We have an amazing opportunity with Wikipedia. As a group, we seek not to reproduce the same structural biases of past encyclopedic projects. Women, people of colour, LGBTQ people, non binary folks, etc. have faced systematic marginalisation. But within every structure there is agency, and these groups have organised and made meaningful contributions and created pockets of resistance.
The problem is one of historiography and how we define and police the borders of history as a subject. If history is defined as the “great deeds of great men”, then, of course, everyone else will be ignored, considered inconsequential to an encyclopedic project. But if we are interested in creating a resource that more accurately reflects socio-political-history, we have to ask: Who does it serve to exclude the work of others from such a text?
Are there things people can do to contribute all year round if they can’t make it to any events?
Art+Feminism: Yes! They can watch our training videos to learn the basics, then add citations to articles in their area of interest. If you don’t know what to edit, we used Wikidata to create lists of articles created in previous edit-a-thons that have key article improvement alert templates. We also encouraged people to use Black Lunch Table’s well-curated task lists of artists of the African diaspora.
Can you describe what a typical event entails? What's the atmosphere like?
Art+Feminism: The atmosphere is like an art history study group, a consciousness raising, and a pizza party, all wrapped into one. Thought it’s tough to say what a typical event is given that the model of the project is DIY and folks remix the model to suit the needs of their community. Edit-a-thons have been as small as a few folks in a coffee shop to multi-day events with performances and so on.
At MoMA, we started the day with a conversation exploring visibility and vulnerability, featuring writer and archivist Che Gossett, performance artist, writer, and educator Alok Vaid-Menon, and Simone Browne, an associate professor in the Department of African and African Diaspora Studies at the University of Texas at Austin, moderated by Danielle A. Jackson, a curatorial assistant in MoMA’s Department of Media and Performance.
Throughout the day there were intros to editing tutorials. There was also a Gallery Session on modern women artists, a Wikimedia Photobooth hosted by Black Lunch Table, and breakout sessions on how to take care of yourself when dealing with racism and genderphobia on the Internet, deleting or challenging Wikipedia articles, and on the role women played in the development of MoMA’s education department. Communal editing tables were hosted by AfroCROWD and POWarts and across the street, New York Public Library’s 53rd Street Branch will hosted Drag Queen Story Hour and offer a zine-making workshop led by New York Tech Zine Fair.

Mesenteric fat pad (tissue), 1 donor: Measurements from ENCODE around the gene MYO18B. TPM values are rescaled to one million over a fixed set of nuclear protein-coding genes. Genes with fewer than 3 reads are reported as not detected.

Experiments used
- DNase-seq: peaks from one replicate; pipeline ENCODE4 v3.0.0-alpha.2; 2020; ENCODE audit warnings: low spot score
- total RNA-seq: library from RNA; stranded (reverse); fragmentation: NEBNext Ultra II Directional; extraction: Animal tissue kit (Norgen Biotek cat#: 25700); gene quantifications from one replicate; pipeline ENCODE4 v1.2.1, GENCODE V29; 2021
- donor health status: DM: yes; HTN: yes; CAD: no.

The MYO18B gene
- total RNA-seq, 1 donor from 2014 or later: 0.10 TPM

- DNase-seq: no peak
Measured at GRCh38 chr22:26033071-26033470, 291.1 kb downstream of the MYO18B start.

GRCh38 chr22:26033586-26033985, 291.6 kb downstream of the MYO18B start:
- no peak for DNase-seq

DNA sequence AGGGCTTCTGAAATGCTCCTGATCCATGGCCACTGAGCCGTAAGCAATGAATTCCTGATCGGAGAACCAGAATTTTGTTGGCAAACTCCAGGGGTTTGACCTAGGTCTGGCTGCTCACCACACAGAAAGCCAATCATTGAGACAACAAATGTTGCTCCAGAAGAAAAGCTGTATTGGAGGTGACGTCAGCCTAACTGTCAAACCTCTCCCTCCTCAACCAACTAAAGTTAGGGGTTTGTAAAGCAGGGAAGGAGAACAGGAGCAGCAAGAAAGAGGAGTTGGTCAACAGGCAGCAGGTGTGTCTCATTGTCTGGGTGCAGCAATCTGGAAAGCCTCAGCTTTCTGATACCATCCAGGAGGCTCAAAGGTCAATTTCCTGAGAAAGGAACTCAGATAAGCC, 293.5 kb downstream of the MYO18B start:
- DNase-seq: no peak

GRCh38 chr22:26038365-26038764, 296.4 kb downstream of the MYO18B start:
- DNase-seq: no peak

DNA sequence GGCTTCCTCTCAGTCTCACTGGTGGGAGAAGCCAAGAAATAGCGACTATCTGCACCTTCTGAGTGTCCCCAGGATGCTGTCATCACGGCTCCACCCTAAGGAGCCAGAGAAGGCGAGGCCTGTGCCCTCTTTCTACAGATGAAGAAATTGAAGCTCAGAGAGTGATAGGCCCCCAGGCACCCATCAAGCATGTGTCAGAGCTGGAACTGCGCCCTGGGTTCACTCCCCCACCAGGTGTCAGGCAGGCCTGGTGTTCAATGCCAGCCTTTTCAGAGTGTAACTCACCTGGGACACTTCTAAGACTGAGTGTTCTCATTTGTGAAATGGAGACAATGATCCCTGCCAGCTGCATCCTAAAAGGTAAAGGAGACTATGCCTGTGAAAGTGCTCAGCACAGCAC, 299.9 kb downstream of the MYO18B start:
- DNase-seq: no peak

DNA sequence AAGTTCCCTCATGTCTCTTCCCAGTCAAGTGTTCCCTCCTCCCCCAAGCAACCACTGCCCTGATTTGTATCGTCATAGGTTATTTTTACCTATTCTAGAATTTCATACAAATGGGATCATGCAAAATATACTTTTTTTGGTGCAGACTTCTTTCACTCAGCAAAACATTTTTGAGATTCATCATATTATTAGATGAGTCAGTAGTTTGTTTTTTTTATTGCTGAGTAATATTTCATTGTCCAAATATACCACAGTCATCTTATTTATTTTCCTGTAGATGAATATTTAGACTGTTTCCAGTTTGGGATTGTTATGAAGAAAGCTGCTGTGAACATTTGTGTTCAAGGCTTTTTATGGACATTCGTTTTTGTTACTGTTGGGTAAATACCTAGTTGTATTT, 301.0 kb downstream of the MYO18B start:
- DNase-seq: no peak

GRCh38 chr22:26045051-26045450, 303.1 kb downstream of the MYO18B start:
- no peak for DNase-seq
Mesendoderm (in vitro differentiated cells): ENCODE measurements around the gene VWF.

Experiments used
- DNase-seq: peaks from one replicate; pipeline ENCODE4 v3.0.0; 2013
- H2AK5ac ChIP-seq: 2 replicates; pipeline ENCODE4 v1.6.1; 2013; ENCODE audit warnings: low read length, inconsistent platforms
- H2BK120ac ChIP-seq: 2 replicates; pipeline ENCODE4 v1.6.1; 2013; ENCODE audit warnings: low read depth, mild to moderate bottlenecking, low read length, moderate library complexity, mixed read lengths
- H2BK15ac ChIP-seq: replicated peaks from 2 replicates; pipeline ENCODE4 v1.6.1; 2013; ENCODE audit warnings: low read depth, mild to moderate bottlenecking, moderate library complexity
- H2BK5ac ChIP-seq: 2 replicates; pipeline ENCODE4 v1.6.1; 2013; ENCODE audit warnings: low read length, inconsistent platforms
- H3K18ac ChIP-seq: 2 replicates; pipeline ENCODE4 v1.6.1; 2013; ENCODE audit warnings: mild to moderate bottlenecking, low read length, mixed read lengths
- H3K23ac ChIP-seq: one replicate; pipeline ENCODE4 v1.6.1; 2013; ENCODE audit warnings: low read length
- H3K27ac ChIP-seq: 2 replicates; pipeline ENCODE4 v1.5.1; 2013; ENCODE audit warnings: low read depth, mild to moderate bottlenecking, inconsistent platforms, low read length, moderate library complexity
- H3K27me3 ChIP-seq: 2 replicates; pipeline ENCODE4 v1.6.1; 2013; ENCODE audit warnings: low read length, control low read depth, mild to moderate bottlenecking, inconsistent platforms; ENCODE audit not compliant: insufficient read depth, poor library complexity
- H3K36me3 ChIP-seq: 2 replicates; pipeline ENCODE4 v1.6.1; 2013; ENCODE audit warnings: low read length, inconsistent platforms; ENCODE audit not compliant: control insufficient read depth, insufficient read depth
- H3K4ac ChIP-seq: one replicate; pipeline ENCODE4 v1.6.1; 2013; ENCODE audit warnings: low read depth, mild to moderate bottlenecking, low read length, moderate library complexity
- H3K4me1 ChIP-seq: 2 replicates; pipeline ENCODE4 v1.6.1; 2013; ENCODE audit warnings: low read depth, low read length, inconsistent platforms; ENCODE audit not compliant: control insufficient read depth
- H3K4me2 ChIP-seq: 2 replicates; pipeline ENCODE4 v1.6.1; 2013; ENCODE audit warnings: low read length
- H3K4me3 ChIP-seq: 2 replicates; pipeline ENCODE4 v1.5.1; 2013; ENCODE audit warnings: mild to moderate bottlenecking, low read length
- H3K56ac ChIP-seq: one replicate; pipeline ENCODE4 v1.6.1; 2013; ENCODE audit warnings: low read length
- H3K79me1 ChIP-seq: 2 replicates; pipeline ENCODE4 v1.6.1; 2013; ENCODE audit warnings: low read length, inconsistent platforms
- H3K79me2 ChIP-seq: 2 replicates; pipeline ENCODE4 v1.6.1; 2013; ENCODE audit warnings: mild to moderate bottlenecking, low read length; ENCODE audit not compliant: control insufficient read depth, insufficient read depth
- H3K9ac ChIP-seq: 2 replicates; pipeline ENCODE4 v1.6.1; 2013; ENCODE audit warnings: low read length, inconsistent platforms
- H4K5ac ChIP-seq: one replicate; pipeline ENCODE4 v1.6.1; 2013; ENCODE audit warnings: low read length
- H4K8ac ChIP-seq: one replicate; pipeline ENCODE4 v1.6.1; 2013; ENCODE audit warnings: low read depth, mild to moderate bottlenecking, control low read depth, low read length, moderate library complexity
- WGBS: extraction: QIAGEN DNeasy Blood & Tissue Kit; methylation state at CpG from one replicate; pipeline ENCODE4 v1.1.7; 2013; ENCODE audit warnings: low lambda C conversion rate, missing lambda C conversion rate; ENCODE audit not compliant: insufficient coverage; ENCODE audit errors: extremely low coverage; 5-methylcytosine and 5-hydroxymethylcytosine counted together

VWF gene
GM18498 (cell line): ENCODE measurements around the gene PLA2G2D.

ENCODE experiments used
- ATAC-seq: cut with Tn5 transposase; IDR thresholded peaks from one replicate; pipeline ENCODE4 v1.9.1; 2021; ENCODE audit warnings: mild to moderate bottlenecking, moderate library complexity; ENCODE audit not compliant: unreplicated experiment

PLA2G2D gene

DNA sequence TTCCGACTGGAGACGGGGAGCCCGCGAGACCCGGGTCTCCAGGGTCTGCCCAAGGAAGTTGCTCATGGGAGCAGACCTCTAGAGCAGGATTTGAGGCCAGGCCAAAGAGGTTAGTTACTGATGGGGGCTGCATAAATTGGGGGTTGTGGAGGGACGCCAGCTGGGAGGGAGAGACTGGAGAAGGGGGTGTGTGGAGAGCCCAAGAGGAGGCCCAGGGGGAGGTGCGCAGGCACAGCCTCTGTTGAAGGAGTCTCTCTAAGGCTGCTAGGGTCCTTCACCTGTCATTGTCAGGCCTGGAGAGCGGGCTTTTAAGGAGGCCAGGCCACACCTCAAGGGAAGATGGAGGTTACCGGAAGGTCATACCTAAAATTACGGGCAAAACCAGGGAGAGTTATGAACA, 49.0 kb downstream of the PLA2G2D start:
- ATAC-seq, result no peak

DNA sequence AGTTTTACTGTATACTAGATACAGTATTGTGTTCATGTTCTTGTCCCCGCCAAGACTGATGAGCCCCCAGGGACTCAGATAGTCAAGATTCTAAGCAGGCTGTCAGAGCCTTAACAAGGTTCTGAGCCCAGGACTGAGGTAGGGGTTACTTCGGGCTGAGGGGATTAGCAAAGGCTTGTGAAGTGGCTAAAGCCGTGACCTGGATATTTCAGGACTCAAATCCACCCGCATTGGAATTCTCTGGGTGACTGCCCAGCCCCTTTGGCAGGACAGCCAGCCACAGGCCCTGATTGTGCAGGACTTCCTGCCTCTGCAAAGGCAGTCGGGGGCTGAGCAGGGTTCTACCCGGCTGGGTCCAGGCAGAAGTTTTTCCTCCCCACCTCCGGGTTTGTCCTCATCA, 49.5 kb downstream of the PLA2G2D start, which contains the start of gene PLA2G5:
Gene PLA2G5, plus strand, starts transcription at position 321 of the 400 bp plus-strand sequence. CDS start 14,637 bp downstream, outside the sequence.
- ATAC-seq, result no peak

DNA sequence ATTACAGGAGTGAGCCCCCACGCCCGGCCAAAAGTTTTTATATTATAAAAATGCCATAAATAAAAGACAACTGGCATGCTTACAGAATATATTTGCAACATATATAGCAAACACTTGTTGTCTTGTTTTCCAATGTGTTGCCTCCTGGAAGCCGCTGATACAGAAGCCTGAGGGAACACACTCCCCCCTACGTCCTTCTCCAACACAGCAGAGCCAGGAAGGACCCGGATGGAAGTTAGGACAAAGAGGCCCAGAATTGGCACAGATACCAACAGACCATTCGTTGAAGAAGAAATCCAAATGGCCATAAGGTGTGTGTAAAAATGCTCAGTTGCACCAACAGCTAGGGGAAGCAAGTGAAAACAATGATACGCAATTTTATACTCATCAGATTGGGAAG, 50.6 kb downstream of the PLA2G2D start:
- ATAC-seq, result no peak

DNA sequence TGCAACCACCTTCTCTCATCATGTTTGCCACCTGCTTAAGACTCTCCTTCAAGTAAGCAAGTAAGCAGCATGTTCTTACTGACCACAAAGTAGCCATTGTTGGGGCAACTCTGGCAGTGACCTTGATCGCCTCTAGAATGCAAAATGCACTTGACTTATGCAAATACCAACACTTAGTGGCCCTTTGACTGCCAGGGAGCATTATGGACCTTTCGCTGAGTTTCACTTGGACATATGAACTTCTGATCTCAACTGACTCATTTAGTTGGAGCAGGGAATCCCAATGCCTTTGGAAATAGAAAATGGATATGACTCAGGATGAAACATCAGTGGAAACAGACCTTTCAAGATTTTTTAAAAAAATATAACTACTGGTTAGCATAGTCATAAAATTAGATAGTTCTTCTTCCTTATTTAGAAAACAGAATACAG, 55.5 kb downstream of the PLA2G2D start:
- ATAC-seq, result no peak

For your sixth year campaign, you are focusing on writing non-binary artists into Wikipedia. Can you please detail three non-binary artists you are writing in?
Art+Feminism: We’re still only halfway into March and would have to dig deeper into the editing output of specific events. We’re limited in that we rely on Wikidata to pull numbers like this and not all articles have Wikidata properties associated with them. That said, a new article has been created for Nigerian author Akwaeke Emezi. Also, our output is always shifting, so on Spanish Wikipedia, the content for this article about the most important gender non-binary Peruvian artist, Giuseppe Campuzano, was created during the A+F edit-a-thon in Lima in 2017. For a number of reasons, it wasn't created in that year. However, this article wouldn't have been possible without our campaign. What’s radical about this is that our expansion into non-binary identities was anticipated by our own community, in the spirit of DIY collective organising. We’re excited to see what continues to evolve throughout the month, like this Non-binary and GNC edit-a-thon that took place at Pratt Institute in Brooklyn!